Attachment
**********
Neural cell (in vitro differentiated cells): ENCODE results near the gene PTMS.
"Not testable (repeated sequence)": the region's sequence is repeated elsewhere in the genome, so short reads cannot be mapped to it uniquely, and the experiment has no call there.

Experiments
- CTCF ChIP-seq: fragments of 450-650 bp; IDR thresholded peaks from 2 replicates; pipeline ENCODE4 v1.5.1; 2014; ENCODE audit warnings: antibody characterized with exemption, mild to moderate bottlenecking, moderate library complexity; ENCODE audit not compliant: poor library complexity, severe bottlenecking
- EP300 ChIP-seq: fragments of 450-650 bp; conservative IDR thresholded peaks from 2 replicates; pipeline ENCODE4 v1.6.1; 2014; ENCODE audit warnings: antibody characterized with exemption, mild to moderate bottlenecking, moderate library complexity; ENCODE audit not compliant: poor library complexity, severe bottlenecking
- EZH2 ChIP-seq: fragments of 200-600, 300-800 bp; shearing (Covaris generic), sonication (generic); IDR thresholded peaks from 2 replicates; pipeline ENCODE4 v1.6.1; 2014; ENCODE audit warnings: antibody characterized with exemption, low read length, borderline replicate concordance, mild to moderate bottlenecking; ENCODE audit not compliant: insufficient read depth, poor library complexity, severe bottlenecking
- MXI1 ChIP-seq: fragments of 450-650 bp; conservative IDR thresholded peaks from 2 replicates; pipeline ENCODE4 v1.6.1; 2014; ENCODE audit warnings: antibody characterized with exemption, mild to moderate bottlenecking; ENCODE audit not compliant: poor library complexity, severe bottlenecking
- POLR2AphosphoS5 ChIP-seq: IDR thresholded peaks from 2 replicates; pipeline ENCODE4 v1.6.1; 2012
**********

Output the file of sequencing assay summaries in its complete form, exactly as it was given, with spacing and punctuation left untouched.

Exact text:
Neural cell (in vitro differentiated cells): ENCODE results near the gene PTMS.
"Not testable (repeated sequence)": the region's sequence is repeated elsewhere in the genome, so short reads cannot be mapped to it uniquely, and the experiment has no call there.

Experiments
- CTCF ChIP-seq: fragments of 450-650 bp; IDR thresholded peaks from 2 replicates; pipeline ENCODE4 v1.5.1; 2014; ENCODE audit warnings: antibody characterized with exemption, mild to moderate bottlenecking, moderate library complexity; ENCODE audit not compliant: poor library complexity, severe bottlenecking
- EP300 ChIP-seq: fragments of 450-650 bp; conservative IDR thresholded peaks from 2 replicates; pipeline ENCODE4 v1.6.1; 2014; ENCODE audit warnings: antibody characterized with exemption, mild to moderate bottlenecking, moderate library complexity; ENCODE audit not compliant: poor library complexity, severe bottlenecking
- EZH2 ChIP-seq: fragments of 200-600, 300-800 bp; shearing (Covaris generic), sonication (generic); IDR thresholded peaks from 2 replicates; pipeline ENCODE4 v1.6.1; 2014; ENCODE audit warnings: antibody characterized with exemption, low read length, borderline replicate concordance, mild to moderate bottlenecking; ENCODE audit not compliant: insufficient read depth, poor library complexity, severe bottlenecking
- MXI1 ChIP-seq: fragments of 450-650 bp; conservative IDR thresholded peaks from 2 replicates; pipeline ENCODE4 v1.6.1; 2014; ENCODE audit warnings: antibody characterized with exemption, mild to moderate bottlenecking; ENCODE audit not compliant: poor library complexity, severe bottlenecking
- POLR2AphosphoS5 ChIP-seq: IDR thresholded peaks from 2 replicates; pipeline ENCODE4 v1.6.1; 2012